The title of Jerry Brotton’s book raises all sorts of questions, the biggest being: is it possible to consider a history of the world in twelve maps? And the flip side: if it is possible, is it desirable? And what does it say about us, and our time, that we want to know a history of the world, not the history?
At first I suspected that the book’s conceit was a gimmick for readers short of time or struggling with some attention deficiency. But I was wrong. Brotton is a miniaturist and all the more fascinating for exploring in detail each of the maps he presents. It became obvious very early on that I, for one, had thought neither long nor hard enough about what a map could represent. Happily Brotton has done a great deal of thinking for us. This wonderful book answers its doubters within the first two pages, as Brotton considers the British Museum’s Baby-lonian Map of the World. This carved clay tablet places Babylon in the centre, bisected by the Euphrates, and surrounded by marshes, mountains and other natural features. The known world is then circled by an ocean, beyond which lie ‘uncharted spaces, the mythical, faraway places’ inhabited by strange creatures.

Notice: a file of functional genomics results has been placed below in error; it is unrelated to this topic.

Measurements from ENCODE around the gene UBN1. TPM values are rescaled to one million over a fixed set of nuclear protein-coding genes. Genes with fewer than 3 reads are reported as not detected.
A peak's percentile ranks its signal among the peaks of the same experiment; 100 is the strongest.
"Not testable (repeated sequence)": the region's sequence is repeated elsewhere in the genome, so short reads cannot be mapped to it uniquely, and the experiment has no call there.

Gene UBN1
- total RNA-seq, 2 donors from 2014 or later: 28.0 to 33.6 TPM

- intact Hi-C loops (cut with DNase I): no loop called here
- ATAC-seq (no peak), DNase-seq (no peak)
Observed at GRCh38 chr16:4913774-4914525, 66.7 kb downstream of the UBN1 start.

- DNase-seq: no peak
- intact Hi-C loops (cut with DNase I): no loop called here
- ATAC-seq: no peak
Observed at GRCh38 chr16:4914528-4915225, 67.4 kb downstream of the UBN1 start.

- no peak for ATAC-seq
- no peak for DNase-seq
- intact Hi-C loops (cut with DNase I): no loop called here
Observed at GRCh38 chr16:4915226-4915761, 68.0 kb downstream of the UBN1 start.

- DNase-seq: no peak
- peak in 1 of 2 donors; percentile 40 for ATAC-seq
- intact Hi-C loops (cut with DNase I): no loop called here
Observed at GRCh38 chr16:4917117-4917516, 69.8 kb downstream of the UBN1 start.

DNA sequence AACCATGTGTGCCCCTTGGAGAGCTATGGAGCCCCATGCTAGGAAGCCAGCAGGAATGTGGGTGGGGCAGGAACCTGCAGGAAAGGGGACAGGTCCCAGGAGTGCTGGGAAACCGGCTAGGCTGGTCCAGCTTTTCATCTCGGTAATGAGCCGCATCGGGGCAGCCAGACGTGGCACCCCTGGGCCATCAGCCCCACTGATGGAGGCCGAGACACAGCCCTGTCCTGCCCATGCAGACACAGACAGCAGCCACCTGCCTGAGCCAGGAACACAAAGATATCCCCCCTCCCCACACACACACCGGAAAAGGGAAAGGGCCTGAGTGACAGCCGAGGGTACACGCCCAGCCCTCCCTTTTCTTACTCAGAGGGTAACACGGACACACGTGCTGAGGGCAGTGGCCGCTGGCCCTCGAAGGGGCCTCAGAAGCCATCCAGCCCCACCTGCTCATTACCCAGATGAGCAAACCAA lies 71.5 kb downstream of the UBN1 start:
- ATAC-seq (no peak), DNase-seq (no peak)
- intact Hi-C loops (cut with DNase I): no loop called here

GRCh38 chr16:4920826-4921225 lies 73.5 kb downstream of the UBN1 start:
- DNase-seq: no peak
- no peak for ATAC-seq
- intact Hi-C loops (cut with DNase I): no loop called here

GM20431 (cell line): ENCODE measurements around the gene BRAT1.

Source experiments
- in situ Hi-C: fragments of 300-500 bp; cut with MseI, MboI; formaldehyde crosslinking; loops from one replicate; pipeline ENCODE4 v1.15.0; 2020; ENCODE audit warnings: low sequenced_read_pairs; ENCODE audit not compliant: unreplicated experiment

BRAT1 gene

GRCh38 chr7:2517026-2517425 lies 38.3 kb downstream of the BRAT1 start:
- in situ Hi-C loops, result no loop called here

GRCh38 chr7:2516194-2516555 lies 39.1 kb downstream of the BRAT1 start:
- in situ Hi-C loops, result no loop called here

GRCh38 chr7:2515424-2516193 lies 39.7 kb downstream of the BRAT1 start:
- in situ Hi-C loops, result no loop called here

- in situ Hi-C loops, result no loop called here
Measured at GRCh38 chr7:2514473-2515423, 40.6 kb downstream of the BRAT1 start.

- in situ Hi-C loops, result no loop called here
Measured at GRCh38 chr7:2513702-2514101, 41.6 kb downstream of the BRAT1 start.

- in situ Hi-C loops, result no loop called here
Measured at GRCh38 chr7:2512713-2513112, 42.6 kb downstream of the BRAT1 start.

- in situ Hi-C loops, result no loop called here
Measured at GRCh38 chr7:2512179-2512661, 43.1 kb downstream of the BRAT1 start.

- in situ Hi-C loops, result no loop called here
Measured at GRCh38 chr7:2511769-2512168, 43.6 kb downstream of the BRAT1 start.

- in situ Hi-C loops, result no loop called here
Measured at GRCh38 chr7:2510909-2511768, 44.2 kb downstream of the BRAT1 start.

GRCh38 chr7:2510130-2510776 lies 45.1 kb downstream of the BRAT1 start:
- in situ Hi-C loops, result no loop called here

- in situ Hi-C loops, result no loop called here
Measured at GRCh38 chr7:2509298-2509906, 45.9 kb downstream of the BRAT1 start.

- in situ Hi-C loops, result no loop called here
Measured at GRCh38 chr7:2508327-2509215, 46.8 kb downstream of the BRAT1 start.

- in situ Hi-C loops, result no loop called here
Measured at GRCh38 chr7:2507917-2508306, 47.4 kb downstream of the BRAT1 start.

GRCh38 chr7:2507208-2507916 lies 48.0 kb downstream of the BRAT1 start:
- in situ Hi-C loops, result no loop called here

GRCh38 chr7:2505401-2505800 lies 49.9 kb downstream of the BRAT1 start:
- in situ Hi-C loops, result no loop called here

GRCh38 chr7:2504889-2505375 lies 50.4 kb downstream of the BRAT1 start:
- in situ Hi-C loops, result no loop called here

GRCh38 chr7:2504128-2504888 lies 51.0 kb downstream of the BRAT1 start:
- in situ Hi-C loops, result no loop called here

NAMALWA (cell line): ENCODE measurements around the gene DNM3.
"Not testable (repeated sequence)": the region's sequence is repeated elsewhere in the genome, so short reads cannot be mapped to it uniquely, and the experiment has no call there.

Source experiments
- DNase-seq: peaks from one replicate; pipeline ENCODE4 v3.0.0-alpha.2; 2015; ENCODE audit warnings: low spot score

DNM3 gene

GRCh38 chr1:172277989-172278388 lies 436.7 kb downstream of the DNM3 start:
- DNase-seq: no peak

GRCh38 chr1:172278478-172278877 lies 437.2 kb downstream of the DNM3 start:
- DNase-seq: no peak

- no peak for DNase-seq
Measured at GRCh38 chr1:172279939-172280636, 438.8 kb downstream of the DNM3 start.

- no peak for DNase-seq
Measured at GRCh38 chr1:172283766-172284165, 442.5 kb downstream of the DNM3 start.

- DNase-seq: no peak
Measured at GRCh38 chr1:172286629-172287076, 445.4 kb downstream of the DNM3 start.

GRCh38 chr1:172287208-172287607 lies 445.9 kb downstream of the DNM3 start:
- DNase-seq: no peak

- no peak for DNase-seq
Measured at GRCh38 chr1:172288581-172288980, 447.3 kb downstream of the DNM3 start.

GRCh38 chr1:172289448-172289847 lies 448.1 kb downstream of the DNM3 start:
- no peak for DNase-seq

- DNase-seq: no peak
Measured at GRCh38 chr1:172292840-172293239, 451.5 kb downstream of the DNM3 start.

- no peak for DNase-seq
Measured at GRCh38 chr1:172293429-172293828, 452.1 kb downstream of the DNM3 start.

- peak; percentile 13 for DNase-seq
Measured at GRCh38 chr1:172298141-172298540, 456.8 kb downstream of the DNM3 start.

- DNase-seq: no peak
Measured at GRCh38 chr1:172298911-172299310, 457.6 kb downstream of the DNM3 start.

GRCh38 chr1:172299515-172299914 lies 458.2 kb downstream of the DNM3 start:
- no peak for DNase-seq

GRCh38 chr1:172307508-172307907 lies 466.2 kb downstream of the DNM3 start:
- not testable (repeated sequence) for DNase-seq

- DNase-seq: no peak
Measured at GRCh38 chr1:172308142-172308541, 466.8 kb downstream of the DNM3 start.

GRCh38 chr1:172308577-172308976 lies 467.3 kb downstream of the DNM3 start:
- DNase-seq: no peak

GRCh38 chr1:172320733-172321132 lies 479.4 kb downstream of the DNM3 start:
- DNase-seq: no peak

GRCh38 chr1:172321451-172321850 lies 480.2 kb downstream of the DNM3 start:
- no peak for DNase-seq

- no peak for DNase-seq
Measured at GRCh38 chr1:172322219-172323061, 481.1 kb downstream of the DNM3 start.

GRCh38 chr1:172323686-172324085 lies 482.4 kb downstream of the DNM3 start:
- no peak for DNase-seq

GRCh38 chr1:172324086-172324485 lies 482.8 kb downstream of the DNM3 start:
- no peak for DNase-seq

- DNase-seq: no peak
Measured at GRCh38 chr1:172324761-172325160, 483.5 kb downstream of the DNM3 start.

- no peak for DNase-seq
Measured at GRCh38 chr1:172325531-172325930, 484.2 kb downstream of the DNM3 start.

We do not know who created this ancient visual representation of the world or why. But much can be deduced, including the most common characteristics of all maps: they put the creator, and the observer, at the centre of the world; and they allow them simultaneously both to be at